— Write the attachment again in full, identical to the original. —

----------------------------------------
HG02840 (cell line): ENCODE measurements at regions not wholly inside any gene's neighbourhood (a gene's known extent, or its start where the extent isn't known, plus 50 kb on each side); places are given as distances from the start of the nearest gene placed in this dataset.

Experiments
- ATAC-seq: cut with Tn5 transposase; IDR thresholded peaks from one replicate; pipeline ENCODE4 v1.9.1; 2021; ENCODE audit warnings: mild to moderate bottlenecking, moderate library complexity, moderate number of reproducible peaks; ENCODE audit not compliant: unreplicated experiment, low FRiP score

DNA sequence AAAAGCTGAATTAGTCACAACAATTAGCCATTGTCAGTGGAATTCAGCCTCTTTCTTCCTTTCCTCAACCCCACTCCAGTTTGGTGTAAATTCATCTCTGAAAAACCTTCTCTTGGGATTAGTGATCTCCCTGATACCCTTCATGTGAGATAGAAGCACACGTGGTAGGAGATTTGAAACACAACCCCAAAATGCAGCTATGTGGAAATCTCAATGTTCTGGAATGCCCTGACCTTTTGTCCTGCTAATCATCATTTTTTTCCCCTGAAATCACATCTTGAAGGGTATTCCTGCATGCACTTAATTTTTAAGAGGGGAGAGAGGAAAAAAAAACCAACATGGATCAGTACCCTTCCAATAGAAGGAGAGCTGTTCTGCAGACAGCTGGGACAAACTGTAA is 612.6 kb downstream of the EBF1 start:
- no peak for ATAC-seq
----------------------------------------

HG02840 (cell line): ENCODE measurements at regions not wholly inside any gene's neighbourhood (a gene's known extent, or its start where the extent isn't known, plus 50 kb on each side); places are given as distances from the start of the nearest gene placed in this dataset.

Experiments
- ATAC-seq: cut with Tn5 transposase; IDR thresholded peaks from one replicate; pipeline ENCODE4 v1.9.1; 2021; ENCODE audit warnings: mild to moderate bottlenecking, moderate library complexity, moderate number of reproducible peaks; ENCODE audit not compliant: unreplicated experiment, low FRiP score

DNA sequence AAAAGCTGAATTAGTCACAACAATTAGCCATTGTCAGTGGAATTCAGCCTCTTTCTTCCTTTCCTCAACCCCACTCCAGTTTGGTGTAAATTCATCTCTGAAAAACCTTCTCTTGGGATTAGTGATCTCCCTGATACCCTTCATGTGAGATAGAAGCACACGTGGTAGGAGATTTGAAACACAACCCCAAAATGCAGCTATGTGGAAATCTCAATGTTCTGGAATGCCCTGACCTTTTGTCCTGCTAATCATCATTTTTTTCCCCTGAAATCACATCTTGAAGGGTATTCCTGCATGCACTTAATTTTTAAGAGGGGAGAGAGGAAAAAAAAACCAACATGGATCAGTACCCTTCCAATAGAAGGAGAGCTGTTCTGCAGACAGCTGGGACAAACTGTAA is 612.6 kb downstream of the EBF1 start:
- no peak for ATAC-seq